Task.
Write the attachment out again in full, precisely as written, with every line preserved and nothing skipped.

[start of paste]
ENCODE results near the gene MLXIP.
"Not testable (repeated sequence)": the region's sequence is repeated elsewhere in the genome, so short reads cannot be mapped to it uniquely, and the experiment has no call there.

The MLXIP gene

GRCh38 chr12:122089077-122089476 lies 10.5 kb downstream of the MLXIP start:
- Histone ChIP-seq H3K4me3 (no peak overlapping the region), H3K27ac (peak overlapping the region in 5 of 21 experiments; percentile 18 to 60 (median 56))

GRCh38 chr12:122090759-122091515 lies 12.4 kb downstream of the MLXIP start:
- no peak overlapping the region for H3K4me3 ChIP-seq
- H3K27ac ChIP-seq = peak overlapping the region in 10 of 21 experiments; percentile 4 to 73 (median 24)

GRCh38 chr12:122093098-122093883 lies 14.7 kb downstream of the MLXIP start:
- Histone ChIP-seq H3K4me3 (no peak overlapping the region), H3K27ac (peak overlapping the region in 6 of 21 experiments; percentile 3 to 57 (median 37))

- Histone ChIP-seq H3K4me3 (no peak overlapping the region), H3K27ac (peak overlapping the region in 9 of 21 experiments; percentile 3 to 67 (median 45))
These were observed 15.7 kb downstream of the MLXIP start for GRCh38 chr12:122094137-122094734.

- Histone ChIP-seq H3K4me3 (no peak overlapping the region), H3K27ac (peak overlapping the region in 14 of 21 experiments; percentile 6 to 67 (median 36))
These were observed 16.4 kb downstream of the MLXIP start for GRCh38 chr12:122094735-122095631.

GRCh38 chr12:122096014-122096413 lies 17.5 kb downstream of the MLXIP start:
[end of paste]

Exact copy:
ENCODE results near the gene MLXIP.
"Not testable (repeated sequence)": the region's sequence is repeated elsewhere in the genome, so short reads cannot be mapped to it uniquely, and the experiment has no call there.

The MLXIP gene

GRCh38 chr12:122089077-122089476 lies 10.5 kb downstream of the MLXIP start:
- Histone ChIP-seq H3K4me3 (no peak overlapping the region), H3K27ac (peak overlapping the region in 5 of 21 experiments; percentile 18 to 60 (median 56))

GRCh38 chr12:122090759-122091515 lies 12.4 kb downstream of the MLXIP start:
- no peak overlapping the region for H3K4me3 ChIP-seq
- H3K27ac ChIP-seq = peak overlapping the region in 10 of 21 experiments; percentile 4 to 73 (median 24)

GRCh38 chr12:122093098-122093883 lies 14.7 kb downstream of the MLXIP start:
- Histone ChIP-seq H3K4me3 (no peak overlapping the region), H3K27ac (peak overlapping the region in 6 of 21 experiments; percentile 3 to 57 (median 37))

- Histone ChIP-seq H3K4me3 (no peak overlapping the region), H3K27ac (peak overlapping the region in 9 of 21 experiments; percentile 3 to 67 (median 45))
These were observed 15.7 kb downstream of the MLXIP start for GRCh38 chr12:122094137-122094734.

- Histone ChIP-seq H3K4me3 (no peak overlapping the region), H3K27ac (peak overlapping the region in 14 of 21 experiments; percentile 6 to 67 (median 36))
These were observed 16.4 kb downstream of the MLXIP start for GRCh38 chr12:122094735-122095631.

GRCh38 chr12:122096014-122096413 lies 17.5 kb downstream of the MLXIP start: